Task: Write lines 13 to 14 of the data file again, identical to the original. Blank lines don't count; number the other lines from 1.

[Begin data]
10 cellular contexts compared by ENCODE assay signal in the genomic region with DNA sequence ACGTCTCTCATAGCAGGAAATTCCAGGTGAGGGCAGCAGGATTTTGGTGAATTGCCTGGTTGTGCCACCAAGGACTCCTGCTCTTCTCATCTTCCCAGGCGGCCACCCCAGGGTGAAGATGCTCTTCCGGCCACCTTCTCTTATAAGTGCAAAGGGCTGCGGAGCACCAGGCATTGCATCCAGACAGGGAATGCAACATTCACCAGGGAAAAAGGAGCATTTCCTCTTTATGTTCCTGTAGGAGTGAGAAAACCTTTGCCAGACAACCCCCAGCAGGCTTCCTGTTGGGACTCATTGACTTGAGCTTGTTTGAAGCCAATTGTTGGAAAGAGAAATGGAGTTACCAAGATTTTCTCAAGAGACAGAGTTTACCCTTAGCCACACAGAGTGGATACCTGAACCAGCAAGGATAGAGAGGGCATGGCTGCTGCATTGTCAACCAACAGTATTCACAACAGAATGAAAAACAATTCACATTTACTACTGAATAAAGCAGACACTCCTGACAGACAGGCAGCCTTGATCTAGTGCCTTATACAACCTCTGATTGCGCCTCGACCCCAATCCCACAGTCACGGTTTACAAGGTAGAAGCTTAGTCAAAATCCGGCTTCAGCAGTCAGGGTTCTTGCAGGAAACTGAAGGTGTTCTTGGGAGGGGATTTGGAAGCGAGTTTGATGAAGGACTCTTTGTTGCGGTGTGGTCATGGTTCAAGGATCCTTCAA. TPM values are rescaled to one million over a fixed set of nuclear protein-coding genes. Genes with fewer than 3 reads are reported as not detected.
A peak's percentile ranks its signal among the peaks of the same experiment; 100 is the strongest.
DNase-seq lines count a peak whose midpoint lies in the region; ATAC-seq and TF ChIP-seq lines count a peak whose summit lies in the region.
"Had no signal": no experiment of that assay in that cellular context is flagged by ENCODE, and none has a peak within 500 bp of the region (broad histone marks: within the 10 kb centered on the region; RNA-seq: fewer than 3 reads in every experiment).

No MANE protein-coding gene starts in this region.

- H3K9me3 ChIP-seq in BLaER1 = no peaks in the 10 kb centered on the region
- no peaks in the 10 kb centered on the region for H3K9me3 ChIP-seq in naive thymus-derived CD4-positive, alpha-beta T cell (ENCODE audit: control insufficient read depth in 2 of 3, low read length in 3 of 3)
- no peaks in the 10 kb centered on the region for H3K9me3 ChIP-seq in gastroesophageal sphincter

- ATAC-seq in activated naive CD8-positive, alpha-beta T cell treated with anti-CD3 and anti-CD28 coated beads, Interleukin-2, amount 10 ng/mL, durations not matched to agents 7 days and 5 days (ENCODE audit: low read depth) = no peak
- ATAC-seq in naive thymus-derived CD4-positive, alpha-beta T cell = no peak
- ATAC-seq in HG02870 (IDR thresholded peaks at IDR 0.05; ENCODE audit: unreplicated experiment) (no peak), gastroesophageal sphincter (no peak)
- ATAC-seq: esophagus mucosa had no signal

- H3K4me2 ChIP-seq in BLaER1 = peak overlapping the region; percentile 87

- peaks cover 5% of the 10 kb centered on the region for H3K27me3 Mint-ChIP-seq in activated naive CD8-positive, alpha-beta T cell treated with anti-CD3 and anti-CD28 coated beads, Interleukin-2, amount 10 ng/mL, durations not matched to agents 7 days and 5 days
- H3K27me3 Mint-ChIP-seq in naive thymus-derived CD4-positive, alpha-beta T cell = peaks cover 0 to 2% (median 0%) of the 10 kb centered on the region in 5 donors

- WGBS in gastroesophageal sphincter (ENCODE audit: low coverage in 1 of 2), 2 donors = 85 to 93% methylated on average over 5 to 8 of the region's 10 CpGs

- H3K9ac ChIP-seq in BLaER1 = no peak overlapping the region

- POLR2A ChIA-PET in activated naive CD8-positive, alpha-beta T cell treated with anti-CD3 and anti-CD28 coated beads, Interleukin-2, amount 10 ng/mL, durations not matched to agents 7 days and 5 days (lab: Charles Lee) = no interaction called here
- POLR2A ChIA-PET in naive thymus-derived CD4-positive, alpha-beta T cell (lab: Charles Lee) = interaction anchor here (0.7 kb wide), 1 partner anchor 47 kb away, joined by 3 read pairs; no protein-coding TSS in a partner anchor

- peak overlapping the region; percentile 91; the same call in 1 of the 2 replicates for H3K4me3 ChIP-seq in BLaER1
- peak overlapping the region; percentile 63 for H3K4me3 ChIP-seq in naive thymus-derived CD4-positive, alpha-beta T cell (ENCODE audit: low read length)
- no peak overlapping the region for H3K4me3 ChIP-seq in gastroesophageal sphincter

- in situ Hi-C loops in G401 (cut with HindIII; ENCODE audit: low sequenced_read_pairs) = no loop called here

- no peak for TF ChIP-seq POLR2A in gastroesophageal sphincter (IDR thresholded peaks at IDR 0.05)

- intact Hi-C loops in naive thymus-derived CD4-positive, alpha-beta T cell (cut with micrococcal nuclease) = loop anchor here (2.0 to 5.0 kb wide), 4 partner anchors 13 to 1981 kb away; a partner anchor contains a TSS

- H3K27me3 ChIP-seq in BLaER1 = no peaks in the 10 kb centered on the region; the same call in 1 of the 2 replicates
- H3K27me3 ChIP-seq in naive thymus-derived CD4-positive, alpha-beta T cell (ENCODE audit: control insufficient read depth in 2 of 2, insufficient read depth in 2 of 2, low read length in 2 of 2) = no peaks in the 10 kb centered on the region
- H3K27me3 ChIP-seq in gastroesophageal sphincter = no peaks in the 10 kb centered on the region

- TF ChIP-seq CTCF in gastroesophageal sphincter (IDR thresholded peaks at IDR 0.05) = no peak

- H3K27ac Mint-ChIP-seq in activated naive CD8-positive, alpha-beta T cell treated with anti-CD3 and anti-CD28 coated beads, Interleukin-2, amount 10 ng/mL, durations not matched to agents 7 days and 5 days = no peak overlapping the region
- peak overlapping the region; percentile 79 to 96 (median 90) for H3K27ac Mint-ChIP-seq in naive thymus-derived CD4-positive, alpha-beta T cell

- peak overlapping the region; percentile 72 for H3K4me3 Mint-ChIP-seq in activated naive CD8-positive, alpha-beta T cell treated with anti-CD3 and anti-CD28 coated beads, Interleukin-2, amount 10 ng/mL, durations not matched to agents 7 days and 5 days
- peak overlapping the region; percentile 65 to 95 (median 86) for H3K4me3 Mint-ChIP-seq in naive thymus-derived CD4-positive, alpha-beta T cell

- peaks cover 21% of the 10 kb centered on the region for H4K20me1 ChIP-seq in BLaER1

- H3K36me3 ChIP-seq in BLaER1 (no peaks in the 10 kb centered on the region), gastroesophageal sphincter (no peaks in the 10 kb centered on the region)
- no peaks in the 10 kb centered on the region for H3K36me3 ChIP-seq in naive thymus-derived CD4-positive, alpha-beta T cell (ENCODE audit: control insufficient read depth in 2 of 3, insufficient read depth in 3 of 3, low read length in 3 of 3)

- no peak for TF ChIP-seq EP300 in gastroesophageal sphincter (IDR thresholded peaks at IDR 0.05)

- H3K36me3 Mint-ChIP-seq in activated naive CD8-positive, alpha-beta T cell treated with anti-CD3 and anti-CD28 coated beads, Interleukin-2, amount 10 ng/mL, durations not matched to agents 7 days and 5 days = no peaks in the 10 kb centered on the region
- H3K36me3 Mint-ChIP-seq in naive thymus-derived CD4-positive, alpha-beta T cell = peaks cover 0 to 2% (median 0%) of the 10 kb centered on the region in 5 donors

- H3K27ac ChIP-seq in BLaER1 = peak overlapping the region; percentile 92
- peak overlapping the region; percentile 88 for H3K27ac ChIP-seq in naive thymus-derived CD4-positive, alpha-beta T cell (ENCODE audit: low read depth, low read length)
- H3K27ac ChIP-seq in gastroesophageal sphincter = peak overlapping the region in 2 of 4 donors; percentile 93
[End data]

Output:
- H3K4me2 ChIP-seq in BLaER1 = peak overlapping the region; percentile 87

- peaks cover 5% of the 10 kb centered on the region for H3K27me3 Mint-ChIP-seq in activated naive CD8-positive, alpha-beta T cell treated with anti-CD3 and anti-CD28 coated beads, Interleukin-2, amount 10 ng/mL, durations not matched to agents 7 days and 5 days